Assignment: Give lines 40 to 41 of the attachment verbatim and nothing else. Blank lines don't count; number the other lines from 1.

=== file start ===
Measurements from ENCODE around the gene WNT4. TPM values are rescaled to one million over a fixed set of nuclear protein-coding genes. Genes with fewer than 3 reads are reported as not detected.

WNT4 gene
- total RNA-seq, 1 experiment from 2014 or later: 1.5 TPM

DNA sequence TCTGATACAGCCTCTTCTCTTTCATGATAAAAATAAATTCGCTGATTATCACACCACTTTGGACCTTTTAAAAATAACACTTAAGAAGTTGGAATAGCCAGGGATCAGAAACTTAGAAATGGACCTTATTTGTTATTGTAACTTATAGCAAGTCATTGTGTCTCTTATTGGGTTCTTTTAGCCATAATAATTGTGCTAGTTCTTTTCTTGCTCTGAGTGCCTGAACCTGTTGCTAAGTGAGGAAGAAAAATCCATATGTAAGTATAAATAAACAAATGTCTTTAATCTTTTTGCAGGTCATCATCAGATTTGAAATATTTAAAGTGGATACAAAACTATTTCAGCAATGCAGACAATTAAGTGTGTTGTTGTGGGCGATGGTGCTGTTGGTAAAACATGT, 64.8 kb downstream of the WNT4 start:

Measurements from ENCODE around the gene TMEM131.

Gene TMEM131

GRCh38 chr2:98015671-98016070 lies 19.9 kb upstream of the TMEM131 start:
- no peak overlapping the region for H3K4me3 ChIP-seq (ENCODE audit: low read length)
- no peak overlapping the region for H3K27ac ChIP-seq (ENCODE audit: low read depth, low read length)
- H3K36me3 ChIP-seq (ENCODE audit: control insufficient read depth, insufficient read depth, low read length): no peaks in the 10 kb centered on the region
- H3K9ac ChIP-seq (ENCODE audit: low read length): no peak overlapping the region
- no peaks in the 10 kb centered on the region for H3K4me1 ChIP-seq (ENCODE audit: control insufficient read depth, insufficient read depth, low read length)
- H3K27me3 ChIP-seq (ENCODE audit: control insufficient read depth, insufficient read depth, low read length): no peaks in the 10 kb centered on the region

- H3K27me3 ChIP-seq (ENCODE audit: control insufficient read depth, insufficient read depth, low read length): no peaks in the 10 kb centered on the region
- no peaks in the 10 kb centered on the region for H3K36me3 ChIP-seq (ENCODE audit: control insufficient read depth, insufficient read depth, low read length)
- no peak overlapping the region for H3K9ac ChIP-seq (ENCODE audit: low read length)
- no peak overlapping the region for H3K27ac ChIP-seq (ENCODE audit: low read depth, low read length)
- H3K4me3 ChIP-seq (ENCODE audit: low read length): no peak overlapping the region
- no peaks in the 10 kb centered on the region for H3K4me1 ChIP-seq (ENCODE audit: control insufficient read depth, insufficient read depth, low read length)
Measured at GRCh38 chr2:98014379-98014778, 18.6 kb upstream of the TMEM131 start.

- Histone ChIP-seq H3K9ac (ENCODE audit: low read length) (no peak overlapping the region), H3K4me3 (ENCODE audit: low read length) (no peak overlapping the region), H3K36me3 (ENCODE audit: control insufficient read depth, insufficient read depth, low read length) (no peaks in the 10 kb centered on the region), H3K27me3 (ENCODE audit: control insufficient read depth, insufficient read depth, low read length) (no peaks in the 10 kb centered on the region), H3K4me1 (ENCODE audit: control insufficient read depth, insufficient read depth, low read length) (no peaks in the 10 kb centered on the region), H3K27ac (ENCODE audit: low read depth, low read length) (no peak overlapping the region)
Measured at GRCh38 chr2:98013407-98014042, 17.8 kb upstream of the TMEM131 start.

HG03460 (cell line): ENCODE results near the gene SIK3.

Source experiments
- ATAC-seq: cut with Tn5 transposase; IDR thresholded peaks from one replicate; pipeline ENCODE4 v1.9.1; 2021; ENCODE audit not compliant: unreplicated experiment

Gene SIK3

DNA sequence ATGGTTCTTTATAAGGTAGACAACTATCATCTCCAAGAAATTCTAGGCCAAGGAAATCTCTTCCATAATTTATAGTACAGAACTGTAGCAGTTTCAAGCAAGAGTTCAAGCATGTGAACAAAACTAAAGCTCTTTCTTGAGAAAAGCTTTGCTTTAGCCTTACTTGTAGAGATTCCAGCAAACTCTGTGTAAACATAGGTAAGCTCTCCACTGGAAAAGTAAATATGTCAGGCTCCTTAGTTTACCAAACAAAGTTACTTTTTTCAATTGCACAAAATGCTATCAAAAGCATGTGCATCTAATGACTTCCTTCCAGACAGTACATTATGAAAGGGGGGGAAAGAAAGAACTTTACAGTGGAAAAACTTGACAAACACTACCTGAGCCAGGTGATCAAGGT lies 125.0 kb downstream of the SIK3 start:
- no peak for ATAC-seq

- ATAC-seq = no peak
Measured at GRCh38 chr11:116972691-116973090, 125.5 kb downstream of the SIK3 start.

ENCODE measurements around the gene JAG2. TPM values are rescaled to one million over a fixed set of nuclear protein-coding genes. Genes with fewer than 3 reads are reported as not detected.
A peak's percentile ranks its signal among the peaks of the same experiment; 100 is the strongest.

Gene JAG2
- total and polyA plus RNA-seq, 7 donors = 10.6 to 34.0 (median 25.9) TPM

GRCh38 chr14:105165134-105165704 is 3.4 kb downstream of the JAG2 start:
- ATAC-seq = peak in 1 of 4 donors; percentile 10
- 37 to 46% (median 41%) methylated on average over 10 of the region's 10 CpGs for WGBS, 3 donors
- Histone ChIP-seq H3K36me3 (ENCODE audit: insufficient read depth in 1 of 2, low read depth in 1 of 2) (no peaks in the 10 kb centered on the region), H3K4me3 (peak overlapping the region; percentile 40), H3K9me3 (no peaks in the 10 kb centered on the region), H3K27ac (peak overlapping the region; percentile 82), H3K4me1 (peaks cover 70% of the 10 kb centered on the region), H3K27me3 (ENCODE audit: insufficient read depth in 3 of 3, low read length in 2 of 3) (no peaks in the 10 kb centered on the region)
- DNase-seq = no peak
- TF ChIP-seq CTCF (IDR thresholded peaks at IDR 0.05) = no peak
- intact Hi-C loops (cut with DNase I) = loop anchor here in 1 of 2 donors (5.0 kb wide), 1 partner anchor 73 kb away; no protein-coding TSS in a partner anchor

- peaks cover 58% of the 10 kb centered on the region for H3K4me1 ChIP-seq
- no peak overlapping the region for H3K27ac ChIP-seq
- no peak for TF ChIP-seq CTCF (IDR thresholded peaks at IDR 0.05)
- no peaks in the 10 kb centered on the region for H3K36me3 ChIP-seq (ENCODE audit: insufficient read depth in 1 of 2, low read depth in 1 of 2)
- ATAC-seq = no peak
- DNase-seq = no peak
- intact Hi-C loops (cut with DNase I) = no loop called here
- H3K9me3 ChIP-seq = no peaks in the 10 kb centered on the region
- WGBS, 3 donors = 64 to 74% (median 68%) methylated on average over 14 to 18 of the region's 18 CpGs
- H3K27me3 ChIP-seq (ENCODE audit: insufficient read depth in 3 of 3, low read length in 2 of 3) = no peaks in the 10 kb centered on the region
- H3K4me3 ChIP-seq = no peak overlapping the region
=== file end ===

- TF ChIP-seq CTCF (IDR thresholded peaks at IDR 0.05) = no peak
- intact Hi-C loops (cut with DNase I) = loop anchor here in 1 of 2 donors (5.0 kb wide), 1 partner anchor 73 kb away; no protein-coding TSS in a partner anchor